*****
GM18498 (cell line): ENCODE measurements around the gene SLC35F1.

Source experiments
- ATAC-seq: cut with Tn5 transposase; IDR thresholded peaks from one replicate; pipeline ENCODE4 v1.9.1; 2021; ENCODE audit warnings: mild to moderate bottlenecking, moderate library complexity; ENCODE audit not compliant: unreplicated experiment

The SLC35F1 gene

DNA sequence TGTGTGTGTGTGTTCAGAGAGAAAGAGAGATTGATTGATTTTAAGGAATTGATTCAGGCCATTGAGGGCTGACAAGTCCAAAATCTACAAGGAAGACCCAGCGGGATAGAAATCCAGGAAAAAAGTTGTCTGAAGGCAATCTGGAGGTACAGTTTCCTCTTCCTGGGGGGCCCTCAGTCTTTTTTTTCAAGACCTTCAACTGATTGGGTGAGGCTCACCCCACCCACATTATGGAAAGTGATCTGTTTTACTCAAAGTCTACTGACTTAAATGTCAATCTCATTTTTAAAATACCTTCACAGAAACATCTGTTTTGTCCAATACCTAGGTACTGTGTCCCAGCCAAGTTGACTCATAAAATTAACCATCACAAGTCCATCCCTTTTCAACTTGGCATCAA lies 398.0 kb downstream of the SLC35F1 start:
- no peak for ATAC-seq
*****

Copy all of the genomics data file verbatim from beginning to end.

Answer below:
GM18498 (cell line): ENCODE measurements around the gene SLC35F1.

Source experiments
- ATAC-seq: cut with Tn5 transposase; IDR thresholded peaks from one replicate; pipeline ENCODE4 v1.9.1; 2021; ENCODE audit warnings: mild to moderate bottlenecking, moderate library complexity; ENCODE audit not compliant: unreplicated experiment

The SLC35F1 gene

DNA sequence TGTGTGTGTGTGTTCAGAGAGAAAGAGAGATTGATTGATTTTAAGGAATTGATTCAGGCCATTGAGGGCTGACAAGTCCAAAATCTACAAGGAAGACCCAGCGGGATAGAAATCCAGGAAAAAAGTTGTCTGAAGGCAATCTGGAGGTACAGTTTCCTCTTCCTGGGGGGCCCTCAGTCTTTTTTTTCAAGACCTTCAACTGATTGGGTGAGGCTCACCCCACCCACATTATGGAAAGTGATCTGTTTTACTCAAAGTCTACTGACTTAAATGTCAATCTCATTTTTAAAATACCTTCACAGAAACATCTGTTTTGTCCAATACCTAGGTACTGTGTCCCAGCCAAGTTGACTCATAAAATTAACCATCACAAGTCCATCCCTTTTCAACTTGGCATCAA lies 398.0 kb downstream of the SLC35F1 start:
- no peak for ATAC-seq